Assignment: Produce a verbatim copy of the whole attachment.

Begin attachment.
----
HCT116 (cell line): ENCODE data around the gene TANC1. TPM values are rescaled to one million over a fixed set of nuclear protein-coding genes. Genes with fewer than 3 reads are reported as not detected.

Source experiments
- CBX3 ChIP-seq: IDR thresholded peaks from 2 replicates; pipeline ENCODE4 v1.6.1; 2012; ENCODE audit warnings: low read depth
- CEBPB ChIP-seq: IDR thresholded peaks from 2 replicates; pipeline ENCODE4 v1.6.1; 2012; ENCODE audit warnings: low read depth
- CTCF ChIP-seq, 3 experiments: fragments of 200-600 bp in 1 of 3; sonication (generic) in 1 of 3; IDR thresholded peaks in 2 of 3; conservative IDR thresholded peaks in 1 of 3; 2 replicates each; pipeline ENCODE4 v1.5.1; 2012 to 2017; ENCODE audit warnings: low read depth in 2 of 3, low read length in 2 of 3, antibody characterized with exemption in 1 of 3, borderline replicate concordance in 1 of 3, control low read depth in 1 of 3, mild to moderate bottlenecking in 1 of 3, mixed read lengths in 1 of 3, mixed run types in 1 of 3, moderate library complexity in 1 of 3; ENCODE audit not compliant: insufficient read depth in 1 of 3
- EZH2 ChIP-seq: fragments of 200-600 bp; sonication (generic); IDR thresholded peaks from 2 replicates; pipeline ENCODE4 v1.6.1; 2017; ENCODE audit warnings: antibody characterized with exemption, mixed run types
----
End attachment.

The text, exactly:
HCT116 (cell line): ENCODE data around the gene TANC1. TPM values are rescaled to one million over a fixed set of nuclear protein-coding genes. Genes with fewer than 3 reads are reported as not detected.

Source experiments
- CBX3 ChIP-seq: IDR thresholded peaks from 2 replicates; pipeline ENCODE4 v1.6.1; 2012; ENCODE audit warnings: low read depth
- CEBPB ChIP-seq: IDR thresholded peaks from 2 replicates; pipeline ENCODE4 v1.6.1; 2012; ENCODE audit warnings: low read depth
- CTCF ChIP-seq, 3 experiments: fragments of 200-600 bp in 1 of 3; sonication (generic) in 1 of 3; IDR thresholded peaks in 2 of 3; conservative IDR thresholded peaks in 1 of 3; 2 replicates each; pipeline ENCODE4 v1.5.1; 2012 to 2017; ENCODE audit warnings: low read depth in 2 of 3, low read length in 2 of 3, antibody characterized with exemption in 1 of 3, borderline replicate concordance in 1 of 3, control low read depth in 1 of 3, mild to moderate bottlenecking in 1 of 3, mixed read lengths in 1 of 3, mixed run types in 1 of 3, moderate library complexity in 1 of 3; ENCODE audit not compliant: insufficient read depth in 1 of 3
- EZH2 ChIP-seq: fragments of 200-600 bp; sonication (generic); IDR thresholded peaks from 2 replicates; pipeline ENCODE4 v1.6.1; 2017; ENCODE audit warnings: antibody characterized with exemption, mixed run types